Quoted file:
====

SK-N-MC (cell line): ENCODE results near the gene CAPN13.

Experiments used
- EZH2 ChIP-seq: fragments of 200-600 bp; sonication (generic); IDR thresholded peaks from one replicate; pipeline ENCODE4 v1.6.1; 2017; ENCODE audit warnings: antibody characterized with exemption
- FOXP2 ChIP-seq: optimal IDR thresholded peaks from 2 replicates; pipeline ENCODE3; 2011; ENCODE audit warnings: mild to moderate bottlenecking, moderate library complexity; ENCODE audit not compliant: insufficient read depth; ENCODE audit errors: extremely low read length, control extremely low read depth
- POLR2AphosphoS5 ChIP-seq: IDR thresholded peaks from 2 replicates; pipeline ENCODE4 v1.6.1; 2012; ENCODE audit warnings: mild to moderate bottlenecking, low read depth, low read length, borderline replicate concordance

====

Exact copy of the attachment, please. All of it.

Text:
SK-N-MC (cell line): ENCODE results near the gene CAPN13.

Experiments used
- EZH2 ChIP-seq: fragments of 200-600 bp; sonication (generic); IDR thresholded peaks from one replicate; pipeline ENCODE4 v1.6.1; 2017; ENCODE audit warnings: antibody characterized with exemption
- FOXP2 ChIP-seq: optimal IDR thresholded peaks from 2 replicates; pipeline ENCODE3; 2011; ENCODE audit warnings: mild to moderate bottlenecking, moderate library complexity; ENCODE audit not compliant: insufficient read depth; ENCODE audit errors: extremely low read length, control extremely low read depth
- POLR2AphosphoS5 ChIP-seq: IDR thresholded peaks from 2 replicates; pipeline ENCODE4 v1.6.1; 2012; ENCODE audit warnings: mild to moderate bottlenecking, low read depth, low read length, borderline replicate concordance